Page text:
Bvekerwa, Choto and Shoniwa (2012:51) say that the Zimbabwean Pregnancy Policy violates the rights of pregnant women to education, work and reproduction, and they are discriminated against because of their gender. The Zimbabwean Pregnancy Policy requires that a student nurse who falls pregnant during training be given a 3-year break without pay (Bvekerwa et al. 2012:51). A survey was conducted to find out the views of the participants (pregnant student nurses from Zimbabwe) about the policy that was discriminating against them, and the results showed that pregnant student nurses did not even understand its contents (Bvekerwa et al. 2012:51). Naidoo and Kasirum (2008:13) point out the lack of maternity leave benefits for pregnant students in Nigerian colleges and universities and state that they are expelled when found to be pregnant.

The researcher is of the opinion that taking maternity leave can decrease risks leading to diseases that delay academic progress like depression (Gault et al. 2014:15).

Chatterji et al. (2013:10) also agree that susceptibility to mental conditions is greater among women who go back to work before the baby is 3 months old than among those who return to work later.

The college should promote eligibility of pregnant student nurses to maternity leave benefits.

Limitations of the study

The findings are contextualised and could not be generalised to other colleges. Experiences of lecturers on teaching pregnant student nurses were not explored in this context; therefore, the views of lecturers cannot be conveyed.

Implications for college and clinical setting

The interviews revealed that pregnant student nurses experienced educational challenges in both the classroom and the clinical areas. Lack of concentration and physical discomforts led to their failure to cope with their academic responsibilities and subsequent failure to progress. Failure to complete training led to decreased number of qualified professional nurses in the institution and the province.

The attitudes of other student nurses and ward staff made it impossible for pregnant student nurses to continue with training.

Conclusion

Pregnant student nurses experienced educational challenges in both the classroom and the clinical learning areas that made them fail to cope with their studies. The examination policy is not flexible and does not allow pregnant student nurses to continue with their studies and examinations, especially when they are nearing childbirth.

Acknowledgements

The author (K.B.N.) acknowledges the assistance of Dr A. Makhene (supervisor) and Mr S. Matlala (co-supervisor) in writing this article.

Competing interests

The authors declare that they have no financial or personal relationships that may have inappropriately influenced this article.

Authors’ contributions

K.B.N. conducted the research and wrote the manuscript. A.M. assisted with the final drafting and submission of the manuscript. S.M. also assisted with the final draft.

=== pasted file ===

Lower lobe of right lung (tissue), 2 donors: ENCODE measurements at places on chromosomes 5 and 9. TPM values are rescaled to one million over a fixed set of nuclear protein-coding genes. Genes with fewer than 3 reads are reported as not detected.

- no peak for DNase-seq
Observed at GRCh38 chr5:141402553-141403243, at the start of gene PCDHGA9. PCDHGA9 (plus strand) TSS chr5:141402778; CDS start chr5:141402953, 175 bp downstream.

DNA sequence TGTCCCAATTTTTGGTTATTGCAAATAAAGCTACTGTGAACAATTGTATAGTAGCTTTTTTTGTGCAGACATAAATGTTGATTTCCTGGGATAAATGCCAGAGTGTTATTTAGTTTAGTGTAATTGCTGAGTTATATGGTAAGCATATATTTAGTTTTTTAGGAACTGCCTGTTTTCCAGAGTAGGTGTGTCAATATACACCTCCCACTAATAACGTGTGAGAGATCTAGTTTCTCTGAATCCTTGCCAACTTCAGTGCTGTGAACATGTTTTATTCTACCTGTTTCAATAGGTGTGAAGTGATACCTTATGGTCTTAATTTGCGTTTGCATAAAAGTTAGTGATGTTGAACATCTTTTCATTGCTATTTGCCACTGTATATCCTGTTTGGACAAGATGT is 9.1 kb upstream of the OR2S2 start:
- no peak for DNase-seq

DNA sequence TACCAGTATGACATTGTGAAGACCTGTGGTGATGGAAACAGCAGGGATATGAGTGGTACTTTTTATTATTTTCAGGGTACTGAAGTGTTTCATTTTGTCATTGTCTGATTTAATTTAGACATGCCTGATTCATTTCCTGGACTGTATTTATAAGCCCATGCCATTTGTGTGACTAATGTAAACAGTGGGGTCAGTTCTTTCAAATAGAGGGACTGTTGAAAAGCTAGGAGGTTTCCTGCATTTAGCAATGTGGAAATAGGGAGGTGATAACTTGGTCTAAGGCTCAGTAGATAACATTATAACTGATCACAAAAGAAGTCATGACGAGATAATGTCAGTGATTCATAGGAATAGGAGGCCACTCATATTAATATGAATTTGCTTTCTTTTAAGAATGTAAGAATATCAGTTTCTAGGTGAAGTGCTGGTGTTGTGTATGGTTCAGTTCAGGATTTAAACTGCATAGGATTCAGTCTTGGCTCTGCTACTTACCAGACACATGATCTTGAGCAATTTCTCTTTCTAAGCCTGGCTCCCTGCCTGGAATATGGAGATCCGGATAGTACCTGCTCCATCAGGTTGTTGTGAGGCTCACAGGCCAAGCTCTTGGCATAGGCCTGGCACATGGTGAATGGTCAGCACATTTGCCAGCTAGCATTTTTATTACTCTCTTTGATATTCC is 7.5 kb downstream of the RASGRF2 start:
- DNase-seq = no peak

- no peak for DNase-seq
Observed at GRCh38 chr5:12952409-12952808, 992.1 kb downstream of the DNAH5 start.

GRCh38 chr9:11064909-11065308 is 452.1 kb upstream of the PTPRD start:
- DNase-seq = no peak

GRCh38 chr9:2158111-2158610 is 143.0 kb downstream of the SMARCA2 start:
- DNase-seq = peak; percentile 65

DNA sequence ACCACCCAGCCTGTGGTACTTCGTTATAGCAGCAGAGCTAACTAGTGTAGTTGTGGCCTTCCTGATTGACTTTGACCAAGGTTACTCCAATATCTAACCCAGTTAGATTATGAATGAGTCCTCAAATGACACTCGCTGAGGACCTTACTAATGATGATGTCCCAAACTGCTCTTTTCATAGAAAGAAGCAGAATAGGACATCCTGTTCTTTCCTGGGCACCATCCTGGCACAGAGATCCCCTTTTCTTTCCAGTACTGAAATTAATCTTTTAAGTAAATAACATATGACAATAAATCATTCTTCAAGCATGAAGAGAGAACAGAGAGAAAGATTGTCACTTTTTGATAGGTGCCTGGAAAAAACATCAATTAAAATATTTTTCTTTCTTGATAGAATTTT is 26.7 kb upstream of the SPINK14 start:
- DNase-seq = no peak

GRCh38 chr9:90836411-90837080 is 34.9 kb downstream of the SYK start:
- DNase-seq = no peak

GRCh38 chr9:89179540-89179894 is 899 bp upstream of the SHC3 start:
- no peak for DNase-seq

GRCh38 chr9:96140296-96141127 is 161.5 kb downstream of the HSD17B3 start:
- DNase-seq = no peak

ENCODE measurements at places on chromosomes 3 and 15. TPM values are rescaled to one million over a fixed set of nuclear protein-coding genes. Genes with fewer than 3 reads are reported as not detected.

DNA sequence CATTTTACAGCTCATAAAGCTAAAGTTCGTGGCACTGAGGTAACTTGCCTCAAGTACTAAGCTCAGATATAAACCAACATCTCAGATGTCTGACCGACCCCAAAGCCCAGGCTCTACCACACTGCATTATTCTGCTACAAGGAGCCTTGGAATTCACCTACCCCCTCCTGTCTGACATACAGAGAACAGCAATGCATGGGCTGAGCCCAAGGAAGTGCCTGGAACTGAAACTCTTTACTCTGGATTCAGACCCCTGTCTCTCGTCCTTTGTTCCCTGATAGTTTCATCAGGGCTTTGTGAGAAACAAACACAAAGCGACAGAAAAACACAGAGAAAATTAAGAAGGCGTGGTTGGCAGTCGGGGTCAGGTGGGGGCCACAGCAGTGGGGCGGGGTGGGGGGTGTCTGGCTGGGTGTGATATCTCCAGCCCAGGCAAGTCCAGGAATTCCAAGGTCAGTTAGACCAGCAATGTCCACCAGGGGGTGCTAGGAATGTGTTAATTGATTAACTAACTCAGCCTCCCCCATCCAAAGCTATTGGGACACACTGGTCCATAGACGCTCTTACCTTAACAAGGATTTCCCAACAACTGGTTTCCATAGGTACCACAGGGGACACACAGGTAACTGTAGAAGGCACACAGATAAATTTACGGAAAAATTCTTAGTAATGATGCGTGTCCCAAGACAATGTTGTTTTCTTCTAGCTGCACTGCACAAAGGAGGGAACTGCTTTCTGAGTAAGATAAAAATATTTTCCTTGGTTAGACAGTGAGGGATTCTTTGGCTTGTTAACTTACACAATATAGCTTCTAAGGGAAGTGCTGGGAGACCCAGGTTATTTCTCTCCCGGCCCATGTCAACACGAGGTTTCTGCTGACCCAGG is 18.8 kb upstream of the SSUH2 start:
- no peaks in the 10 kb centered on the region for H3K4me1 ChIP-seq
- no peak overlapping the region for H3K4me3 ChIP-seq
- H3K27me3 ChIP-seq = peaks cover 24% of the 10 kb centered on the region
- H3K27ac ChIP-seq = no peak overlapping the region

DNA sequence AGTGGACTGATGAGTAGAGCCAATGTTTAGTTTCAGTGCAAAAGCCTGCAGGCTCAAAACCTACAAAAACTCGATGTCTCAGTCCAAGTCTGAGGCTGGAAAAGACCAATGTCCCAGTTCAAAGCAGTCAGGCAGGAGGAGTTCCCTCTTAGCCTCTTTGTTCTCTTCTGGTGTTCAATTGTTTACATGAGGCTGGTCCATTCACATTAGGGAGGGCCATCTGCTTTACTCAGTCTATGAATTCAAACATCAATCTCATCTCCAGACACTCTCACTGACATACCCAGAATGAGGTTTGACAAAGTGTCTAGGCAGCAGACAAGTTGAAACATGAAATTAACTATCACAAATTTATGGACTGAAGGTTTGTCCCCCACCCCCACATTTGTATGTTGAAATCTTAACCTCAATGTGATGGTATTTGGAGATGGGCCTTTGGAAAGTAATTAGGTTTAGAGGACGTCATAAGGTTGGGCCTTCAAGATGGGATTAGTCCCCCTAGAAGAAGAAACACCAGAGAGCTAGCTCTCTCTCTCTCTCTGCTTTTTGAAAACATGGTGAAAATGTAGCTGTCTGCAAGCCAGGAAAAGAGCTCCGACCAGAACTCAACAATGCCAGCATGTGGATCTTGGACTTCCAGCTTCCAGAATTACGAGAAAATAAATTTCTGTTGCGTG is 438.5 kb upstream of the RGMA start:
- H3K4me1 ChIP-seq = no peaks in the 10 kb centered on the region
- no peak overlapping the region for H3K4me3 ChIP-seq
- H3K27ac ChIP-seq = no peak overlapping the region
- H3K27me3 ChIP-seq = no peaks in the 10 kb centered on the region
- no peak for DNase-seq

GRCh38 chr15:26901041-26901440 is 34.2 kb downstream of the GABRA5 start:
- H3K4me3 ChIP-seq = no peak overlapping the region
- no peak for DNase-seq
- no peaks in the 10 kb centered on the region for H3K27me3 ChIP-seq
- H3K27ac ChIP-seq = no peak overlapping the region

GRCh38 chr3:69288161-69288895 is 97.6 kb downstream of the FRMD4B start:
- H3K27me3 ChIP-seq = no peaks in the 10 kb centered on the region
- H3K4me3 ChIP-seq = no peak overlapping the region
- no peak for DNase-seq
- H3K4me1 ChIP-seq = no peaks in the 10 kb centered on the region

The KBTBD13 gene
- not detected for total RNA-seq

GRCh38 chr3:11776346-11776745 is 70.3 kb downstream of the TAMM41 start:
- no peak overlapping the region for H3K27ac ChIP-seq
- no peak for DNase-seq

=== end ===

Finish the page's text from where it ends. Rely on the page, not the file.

Funding

This research received no specific grant from any funding agency in the public, commercial or not-for-profit sectors.

References

Agampondi, S.B., Wickramasinghe, N.D., Horton, J. & Agampondi, T.C., 2013, ‘Minor ailments in pregnancy are not a minor concern for pregnant women: A morbidity assessment survey in rural Sri Lanka’, PLoS One 8(5), e64214. https://doi.org/10.1371/journal.pone.0064214

Agolla, J.E. & Ongori, H., 2009, ‘An assessment of academic stress among undergraduates: The case of University of Botswana’, Educational Research and Review 4(2), 63–70.

Baker, M. & Milligan, K., 2008, ‘Maternity, employment, breast feeding and health: Evidence from maternity leave mandates’, Journal of Health Economics 27(4), 871–887. https://doi.org/10.1016/j.jhealeco.2008.02.006

Bvekerwa, S.T., Choto, I. & Shoniwa, L., 2012, ‘A survey of student nurses’ views on the pregnancy policy in Nursing Education and Training: A study of Chinoyi School of Nursing, Zimbabwe’, Journal of Innovative Research in Education 1(1), 49–66.

Chatterji, P., Markowitz, S. & Brooks-Gunn, J., 2013, ‘Effects of early maternal employment on maternal health and well-being’, Journal of Population Economics 26(1), 285–301. https://doi.org/10.1007/s00148-012-0437-5

Chauke, H., 2013, ‘Challenges experienced by teenage mothers in secondary schools: The case of Hlanganani circuit’, Unpublished Master’s thesis, University of Limpopo, Polokwane, viewed 02 February 2017, from http://hdl.handle.net/10386/962.

Chigona, A. & Chetty, R., 2008, ‘Teen mothers and schooling: Lacunae and challenges’, South African Journal of Education 28, 261–281.

Clarke, V. & Braun, V., 2013, ‘Teaching thematic analysis: Overcoming challenges and developing strategies for effective learning’, The Psychologist 26(2), 120–123.

Coetzee, M.H.C. & Ngunyulu, R.N.N., 2015, ‘Assessing the use of contraceptives by female undergraduate students in a selected higher educational institution in Gauteng’, Curationis 38(2), Art. #1535. https://doi.org/10.4102/curationis.v38i2.1535

Creswell, J.W., 2014, Research design: Qualitative and quantitative approaches, 2nd edn., Sage, Thousand Oaks, CA, USA.

Dhai, A. & Mcquoid-Mason, D., 2011, Bioethics, human rights and health law: Principles and practice, Juta, Cape Town.

Gault, B., Hartman, H., Hegewisch, A., Milli, J. & Reichlin, L., 2014, Paid parental leave in the US: What the data tell us about access, usage, and economic health benefits, viewed 28 December 2017, from https://iwpr.org/publications/reports.

Gough, M. & Killewald, A., 2011, ‘Unemployment in families: The case of house work’, Journal of Marriage and Family 73(5), 1085–1100. https://doi.org/10.1111/j.1741.2011.00867.x